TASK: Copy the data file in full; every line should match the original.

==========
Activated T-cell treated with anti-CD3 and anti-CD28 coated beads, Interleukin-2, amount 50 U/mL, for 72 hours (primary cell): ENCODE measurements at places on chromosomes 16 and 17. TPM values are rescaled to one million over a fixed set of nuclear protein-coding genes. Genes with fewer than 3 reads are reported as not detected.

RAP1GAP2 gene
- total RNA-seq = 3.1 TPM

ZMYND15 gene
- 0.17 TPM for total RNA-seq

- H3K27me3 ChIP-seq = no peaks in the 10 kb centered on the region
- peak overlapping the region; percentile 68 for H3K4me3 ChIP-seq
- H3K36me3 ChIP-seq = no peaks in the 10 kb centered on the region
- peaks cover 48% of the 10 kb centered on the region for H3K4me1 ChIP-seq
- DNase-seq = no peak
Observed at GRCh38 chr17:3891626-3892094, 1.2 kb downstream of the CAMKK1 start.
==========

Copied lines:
Activated T-cell treated with anti-CD3 and anti-CD28 coated beads, Interleukin-2, amount 50 U/mL, for 72 hours (primary cell): ENCODE measurements at places on chromosomes 16 and 17. TPM values are rescaled to one million over a fixed set of nuclear protein-coding genes. Genes with fewer than 3 reads are reported as not detected.

RAP1GAP2 gene
- total RNA-seq = 3.1 TPM

ZMYND15 gene
- 0.17 TPM for total RNA-seq

- H3K27me3 ChIP-seq = no peaks in the 10 kb centered on the region
- peak overlapping the region; percentile 68 for H3K4me3 ChIP-seq
- H3K36me3 ChIP-seq = no peaks in the 10 kb centered on the region
- peaks cover 48% of the 10 kb centered on the region for H3K4me1 ChIP-seq
- DNase-seq = no peak
Observed at GRCh38 chr17:3891626-3892094, 1.2 kb downstream of the CAMKK1 start.